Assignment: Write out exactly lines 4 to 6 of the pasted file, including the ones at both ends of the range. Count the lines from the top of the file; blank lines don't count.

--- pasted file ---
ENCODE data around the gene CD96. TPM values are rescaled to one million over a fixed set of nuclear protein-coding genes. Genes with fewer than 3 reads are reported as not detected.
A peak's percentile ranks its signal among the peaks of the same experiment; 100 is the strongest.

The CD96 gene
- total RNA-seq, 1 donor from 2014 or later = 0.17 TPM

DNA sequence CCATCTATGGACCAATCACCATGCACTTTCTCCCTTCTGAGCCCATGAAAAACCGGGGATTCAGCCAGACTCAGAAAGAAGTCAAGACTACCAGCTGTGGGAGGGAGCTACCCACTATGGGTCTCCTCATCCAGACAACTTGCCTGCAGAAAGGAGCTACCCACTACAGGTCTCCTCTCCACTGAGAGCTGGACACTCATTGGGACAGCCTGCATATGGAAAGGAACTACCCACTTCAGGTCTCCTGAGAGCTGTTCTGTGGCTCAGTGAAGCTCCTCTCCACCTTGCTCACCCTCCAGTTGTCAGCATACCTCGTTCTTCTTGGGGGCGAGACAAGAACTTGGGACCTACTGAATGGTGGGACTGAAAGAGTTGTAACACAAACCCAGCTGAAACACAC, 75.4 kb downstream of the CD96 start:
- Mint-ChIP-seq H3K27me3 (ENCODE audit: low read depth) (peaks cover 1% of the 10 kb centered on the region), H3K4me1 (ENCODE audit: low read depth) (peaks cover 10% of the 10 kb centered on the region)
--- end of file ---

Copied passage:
- total RNA-seq, 1 donor from 2014 or later = 0.17 TPM

DNA sequence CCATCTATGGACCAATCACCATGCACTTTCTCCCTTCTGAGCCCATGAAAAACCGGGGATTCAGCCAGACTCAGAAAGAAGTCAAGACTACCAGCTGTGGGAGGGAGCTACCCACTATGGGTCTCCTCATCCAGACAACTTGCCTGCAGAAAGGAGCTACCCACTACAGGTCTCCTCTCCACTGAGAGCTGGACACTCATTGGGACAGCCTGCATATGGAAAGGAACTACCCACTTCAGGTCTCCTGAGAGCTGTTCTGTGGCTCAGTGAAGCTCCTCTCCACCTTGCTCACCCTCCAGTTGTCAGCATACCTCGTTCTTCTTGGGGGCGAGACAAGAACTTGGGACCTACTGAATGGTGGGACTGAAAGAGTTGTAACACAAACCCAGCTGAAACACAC, 75.4 kb downstream of the CD96 start:
- Mint-ChIP-seq H3K27me3 (ENCODE audit: low read depth) (peaks cover 1% of the 10 kb centered on the region), H3K4me1 (ENCODE audit: low read depth) (peaks cover 10% of the 10 kb centered on the region)